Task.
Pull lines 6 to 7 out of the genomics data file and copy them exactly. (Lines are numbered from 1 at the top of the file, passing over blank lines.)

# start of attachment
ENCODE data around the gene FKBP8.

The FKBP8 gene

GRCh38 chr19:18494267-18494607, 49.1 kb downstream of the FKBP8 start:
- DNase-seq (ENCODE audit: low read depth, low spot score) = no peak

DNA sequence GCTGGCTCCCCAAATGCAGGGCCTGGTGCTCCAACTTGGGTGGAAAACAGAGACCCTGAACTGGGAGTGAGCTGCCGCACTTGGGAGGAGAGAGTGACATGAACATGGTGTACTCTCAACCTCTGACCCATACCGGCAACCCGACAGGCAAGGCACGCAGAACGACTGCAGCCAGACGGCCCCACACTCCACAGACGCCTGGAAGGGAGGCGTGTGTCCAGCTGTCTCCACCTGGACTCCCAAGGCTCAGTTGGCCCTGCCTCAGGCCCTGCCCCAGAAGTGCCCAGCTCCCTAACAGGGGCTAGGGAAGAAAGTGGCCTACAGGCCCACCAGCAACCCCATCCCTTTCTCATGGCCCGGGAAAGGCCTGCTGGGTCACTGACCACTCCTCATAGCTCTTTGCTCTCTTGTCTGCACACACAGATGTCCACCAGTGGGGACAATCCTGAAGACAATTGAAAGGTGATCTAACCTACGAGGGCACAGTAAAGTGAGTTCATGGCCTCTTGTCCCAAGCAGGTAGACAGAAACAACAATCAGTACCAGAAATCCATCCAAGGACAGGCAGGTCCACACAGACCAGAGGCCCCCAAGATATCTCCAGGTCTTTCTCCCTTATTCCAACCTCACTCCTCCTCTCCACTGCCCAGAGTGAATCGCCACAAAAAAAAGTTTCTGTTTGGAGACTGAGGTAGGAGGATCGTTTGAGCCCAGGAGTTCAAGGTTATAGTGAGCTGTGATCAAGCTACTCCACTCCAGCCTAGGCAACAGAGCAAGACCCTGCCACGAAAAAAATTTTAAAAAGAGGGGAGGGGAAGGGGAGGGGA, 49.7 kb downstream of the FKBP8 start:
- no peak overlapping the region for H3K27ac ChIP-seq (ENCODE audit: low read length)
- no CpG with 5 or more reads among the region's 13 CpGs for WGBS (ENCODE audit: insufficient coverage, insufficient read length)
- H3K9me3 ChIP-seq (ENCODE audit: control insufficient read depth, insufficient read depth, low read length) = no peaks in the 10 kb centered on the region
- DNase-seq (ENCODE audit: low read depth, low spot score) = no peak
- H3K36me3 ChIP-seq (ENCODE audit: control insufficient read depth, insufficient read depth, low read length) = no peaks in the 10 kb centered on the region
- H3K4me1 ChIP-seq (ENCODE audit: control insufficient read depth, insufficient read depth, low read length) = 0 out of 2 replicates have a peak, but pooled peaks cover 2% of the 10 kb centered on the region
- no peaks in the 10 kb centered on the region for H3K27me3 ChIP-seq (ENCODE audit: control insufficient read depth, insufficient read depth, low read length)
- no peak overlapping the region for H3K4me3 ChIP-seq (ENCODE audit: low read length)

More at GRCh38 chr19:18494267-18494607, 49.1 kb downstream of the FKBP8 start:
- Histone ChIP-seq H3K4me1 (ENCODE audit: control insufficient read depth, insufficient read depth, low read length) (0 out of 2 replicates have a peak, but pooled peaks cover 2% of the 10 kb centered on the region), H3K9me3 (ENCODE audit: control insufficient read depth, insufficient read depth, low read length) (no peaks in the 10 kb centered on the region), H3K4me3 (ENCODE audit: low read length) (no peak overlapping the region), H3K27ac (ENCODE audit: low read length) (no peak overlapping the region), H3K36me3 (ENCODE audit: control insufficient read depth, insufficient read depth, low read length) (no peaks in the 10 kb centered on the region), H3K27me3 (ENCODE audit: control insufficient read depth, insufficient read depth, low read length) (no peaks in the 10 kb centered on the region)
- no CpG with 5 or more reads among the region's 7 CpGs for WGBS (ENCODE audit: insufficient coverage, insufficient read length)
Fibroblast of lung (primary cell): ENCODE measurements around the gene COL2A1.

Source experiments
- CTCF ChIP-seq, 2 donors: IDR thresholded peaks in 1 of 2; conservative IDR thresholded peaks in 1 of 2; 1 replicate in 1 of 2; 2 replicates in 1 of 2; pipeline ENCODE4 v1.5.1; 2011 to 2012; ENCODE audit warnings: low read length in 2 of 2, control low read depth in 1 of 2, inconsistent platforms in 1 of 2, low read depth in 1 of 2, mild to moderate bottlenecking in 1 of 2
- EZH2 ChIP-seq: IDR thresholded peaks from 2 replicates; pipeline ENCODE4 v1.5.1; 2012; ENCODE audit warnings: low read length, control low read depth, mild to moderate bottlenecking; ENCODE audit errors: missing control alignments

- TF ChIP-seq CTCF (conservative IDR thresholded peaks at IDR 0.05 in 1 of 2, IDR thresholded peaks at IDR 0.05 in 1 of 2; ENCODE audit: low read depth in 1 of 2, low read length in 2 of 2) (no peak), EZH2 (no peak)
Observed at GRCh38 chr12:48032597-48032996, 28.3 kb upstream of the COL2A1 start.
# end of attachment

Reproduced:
- no peak overlapping the region for H3K27ac ChIP-seq (ENCODE audit: low read length)
- no CpG with 5 or more reads among the region's 13 CpGs for WGBS (ENCODE audit: insufficient coverage, insufficient read length)